The Vocation

Our Lady of Lourdes and Bernadette
Our Lady of Lourdes and Bernadette

Sometime during my elementary school years, one of the years after the toothless second grade and before breast buds, at a time when I thought that liking or thinking about boys too much could get you in “trouble” whatever that meant exactly, I wanted to be a nun.

It must have been around the time of fourth grade when my parochial school chums and I were embarked upon a full year of studying the lives of the Saints in preparation for our Holy Confirmation the following year.  I understood Confirmation to be the important act of “confirming” our Catholicism, proving that in addition to our Baptisms over which we had no choice, our now mature minds choose this path for ourselves.

Anyway, I liked the Saints.  They were brave and scary–fighting lions, getting stabbed lots of times, hanging out in the desert all by themselves, losing their heads…  They were glamorous too.  Mere children seeing visions, having the whole world take notice and make pilgrimages to their magic spot, being revered for their special piety.  These children were my heroes.

I especially liked Saint Bernadette.  I saw a picture of her and she had brown hair like me.   She was an oldest sister like me, too.  She was strong and brave and held on to her special secrets.  She only told the Pope and he wouldn’t tell anyone.  Then she got to be a nun.

Since I plainly knew it wasn’t a good idea to think about boys, I got really carried away with fantasies about Bernadette and her siblings.  I began to think that if I prayed a great deal and acted real pious, maybe I could earn that special kind of attention.  However, being an older sister, I knew that to get any real attention for anything, you couldn’t wait around for someone to notice.  You had to specifically ask for it.

So, one day, during recess, I rang the rectory door bell and asked to speak to Father Brown.  We arranged ourselves in his office.  He on the working side of the desk.  Little old me in a big leather visitor’s chair on the other side.  There was a lot of paper.  I explained my quest for holiness; my desire to spend my life in devout servitude; my commitment to never liking boys; and my attraction to wearing the really neat outfit of a nun.  In fact I shared with him that I wanted to enter the convent now and I hoped he would help me.  “The world’s youngest nun.”  I liked that idea a lot.

In hindsight, I’m amazed he didn’t laugh out loud.  He probably called all of his priest buddies the second I was out the door.  “Hey, Father Jones!  You’ll never guess who was just in my office!  The world’s youngest nun!”

But Father Brown gave me his sincere attention.  He said he thought it was wonderful that I found my vocation but that if I left my family for the convent now, they would miss me and would be sad.

“I don’t think so,” I pleaded.  After all, there were two other kids to keep my parents busy.  It couldn’t hurt to ask.

Father Brown wouldn’t budge.

I cried a little.

Instead, Father Brown suggested that I could get started on the path to nunhood by giving up my recess time every Wednesday to the service of the Lord.  And so, every Wednesday for the remainder of the school year, I earned “brownie points” toward my convent goal by vacuuming and dusting the sacristy area.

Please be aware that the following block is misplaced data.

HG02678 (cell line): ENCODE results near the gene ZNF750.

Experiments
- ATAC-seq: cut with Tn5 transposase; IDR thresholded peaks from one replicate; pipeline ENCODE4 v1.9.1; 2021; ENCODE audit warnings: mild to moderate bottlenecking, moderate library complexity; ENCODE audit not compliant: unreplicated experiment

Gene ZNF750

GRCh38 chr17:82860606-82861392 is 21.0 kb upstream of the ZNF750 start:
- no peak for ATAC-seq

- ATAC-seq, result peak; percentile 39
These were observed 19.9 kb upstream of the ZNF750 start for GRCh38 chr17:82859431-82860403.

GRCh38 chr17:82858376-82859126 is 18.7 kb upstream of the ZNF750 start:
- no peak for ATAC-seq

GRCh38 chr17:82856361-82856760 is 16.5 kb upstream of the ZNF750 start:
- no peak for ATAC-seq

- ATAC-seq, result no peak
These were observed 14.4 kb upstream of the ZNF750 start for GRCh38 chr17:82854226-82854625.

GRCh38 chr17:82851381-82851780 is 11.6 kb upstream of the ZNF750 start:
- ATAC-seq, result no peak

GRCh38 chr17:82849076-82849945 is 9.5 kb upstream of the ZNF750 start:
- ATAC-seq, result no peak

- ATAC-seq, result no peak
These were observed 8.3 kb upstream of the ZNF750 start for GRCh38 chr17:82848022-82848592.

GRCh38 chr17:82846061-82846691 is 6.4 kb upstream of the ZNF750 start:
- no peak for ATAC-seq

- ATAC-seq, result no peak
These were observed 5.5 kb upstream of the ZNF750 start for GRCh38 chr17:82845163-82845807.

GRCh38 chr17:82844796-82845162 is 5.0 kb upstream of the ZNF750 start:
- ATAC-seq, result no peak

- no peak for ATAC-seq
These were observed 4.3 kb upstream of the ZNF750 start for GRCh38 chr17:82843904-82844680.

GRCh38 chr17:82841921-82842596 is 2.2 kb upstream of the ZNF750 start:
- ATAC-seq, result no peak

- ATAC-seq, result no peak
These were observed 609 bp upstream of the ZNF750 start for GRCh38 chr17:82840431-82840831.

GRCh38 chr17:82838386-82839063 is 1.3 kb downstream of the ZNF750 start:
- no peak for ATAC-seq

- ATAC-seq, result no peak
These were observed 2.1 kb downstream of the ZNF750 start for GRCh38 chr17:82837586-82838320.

I was real grateful at first.  A few other nun wannabes had already been given the assignment so they showed me the ropes and where the priests kept the magical holy things every church needed to be a real church of God and not just a fancy building.   I did my chores and I stared at the statues of Jesus with his bloody palms, and the paintings of the Madonna, who was a virgin, a woman who had been very careful not to like boys too much.

But after a while, after dusting these icons dozens of times and finding chips in their paint and uneven brush strokes, after seeing our communion stacked up in boxes like saltine crackers, and after plowing the noisy Hoover around the sacred relics a few hundred times, these embodiments of holiness began to lose their charm.  By the time the school year was ending, all the other wannabes lured by the warming weather and recess, and boys I presumed, had abandoned their posts, leaving me to Wednesday cleaning chores on my own.

I needed a test to see if this holy stuff was going anywhere.  I needed to see a beam of light, some mysterious smoke, a statue crying real tears or bleeding!  I needed a vision.  I needed a sign.  Something from God, The Virgin Mary, or little baby Jesus, or even a Saint to let me know that I was indeed worthy of nunhood and that I should keep this cleaning junk up.

Of course I couldn’t just wait around for the holy family to know I needed this sign.  I had already been watching carefully for weeks.  So, on the last Wednesday of the school year, after completing my tasks and putting away the Hoover and the dust rags, I stood in the sacristy, in front of the alter, facing the choir balcony and said the dirtiest most awful word I knew, “shit.”

I waited.  Nothing happened.  My profanity in the holiest of holy places evoked no response.  No bolt of lightning.  No sudden cold breeze.  Not even a whisper of smoke.  It was over.  My dream of becoming not only the world’s youngest nun, but a nun at any time in my life, was dashed. And as young people do, I quickly moved on to a new passion—baseball.   I even thought it might be ok to play with the boys a little bit that summer.

By Elaine Carol Bernadette Maly

confirmed 1967

(This essay was featured on WUWM’s Lake Effect program in 2012.)

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